As you probably noticed, there is no “MD” after my name. Which means that my experience, my facts, and my emotional involvement are open to scrutiny and comment. In these blogs, I will be writing about matters that I know are of concern to men with prostate cancer, and to those who love them. You don’t need an MD after your name either, to point out something I’ve missed, or correct me if I’m off base. I welcome any PSA questions, advice or stories—reassuring or cautionary—that you’d care to share.

Tuesday, April 5, 2011

Sex, and Life after Surgery


After prostate surgery only 5-15% of men describe their sexual function as unchanged.1 And I’ll venture that zero percent describe it as improved. For an average man with good preexisting sexual function, the best surgeons preserve some level of function about half the time—with the aid of copious Viagra. (Just so you know, the medical definition of function is anything adequate to “be stuffed in.” Seriously!) And erectile dysfunction isn’t the only way to ruin intimacy. Dr. John P. Mulholl, author of the excellent book, Saving Your Sex Life: A Guide for Men with Prostate Cancer, has coined the term “climacturia” to describe the distressing news that, after surgery, some men ejaculate urine rather than sperm.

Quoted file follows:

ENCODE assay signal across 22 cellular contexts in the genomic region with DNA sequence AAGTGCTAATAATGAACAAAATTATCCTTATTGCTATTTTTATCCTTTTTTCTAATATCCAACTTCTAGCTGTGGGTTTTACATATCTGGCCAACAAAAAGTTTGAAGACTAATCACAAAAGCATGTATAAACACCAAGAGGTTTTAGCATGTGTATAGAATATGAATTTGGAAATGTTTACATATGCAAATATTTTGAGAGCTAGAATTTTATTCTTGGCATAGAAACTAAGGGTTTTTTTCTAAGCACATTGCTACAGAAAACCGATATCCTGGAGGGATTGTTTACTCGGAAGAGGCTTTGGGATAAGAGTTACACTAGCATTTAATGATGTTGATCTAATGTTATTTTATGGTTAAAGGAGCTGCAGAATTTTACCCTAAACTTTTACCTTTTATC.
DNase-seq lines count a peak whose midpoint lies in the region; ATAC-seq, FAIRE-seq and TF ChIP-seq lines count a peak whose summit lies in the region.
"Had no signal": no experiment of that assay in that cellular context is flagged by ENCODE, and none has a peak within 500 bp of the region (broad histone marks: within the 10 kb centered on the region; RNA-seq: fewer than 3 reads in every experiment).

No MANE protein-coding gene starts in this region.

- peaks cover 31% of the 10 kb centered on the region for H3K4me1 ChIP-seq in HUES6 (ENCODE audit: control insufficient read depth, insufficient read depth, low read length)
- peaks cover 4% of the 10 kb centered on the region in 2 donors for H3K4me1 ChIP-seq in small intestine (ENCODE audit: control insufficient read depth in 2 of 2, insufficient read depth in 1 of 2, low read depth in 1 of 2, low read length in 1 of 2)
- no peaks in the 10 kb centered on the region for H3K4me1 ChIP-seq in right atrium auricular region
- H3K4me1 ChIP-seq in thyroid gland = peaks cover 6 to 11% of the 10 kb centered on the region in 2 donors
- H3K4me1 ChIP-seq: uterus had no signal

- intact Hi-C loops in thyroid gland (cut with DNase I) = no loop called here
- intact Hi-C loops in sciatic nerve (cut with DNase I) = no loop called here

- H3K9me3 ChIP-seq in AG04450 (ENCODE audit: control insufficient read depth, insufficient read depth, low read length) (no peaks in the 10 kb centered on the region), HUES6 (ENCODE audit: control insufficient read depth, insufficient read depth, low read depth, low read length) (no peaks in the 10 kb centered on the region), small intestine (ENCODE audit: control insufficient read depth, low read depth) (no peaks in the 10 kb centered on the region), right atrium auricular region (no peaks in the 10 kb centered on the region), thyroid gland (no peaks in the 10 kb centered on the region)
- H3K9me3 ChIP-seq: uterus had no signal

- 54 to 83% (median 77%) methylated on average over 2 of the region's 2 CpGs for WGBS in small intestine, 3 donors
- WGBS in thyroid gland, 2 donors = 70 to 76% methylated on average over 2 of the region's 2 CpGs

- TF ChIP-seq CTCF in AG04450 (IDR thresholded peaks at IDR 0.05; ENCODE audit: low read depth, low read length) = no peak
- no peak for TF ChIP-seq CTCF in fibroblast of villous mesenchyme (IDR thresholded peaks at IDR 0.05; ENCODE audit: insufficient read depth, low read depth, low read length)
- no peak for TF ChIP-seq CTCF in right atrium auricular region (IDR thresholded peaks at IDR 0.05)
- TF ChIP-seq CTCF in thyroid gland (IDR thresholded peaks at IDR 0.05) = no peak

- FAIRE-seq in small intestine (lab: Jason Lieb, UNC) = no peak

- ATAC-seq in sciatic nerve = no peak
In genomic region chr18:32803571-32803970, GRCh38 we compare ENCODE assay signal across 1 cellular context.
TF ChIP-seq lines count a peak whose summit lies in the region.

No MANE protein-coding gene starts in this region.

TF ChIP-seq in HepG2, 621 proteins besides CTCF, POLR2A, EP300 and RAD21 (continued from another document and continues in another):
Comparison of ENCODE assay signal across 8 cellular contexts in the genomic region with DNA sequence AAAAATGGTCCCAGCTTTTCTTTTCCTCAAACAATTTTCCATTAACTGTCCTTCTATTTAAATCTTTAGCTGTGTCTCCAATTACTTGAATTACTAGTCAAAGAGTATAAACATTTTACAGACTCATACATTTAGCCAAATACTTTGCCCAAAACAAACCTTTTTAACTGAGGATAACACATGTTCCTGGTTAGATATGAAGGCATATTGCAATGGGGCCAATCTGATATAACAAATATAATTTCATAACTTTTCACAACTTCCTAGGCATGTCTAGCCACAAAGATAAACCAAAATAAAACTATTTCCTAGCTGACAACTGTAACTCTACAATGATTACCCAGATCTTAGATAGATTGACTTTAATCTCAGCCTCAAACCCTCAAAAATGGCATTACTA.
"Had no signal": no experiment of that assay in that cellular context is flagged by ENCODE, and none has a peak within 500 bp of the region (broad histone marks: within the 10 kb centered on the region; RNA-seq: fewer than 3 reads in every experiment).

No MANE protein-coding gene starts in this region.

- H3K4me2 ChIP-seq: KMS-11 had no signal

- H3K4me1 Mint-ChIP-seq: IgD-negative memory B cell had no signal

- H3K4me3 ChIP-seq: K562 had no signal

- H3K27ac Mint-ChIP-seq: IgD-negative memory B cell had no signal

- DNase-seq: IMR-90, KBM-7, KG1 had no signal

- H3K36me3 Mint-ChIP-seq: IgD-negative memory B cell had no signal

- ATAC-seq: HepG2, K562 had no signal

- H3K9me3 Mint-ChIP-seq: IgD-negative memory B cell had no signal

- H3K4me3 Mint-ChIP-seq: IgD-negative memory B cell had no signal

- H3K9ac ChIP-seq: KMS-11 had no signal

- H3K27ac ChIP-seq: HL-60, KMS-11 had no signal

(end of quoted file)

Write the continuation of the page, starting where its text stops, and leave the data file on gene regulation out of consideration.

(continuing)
Prostate Cancer Surgery is Difficult, Robotic or Otherwise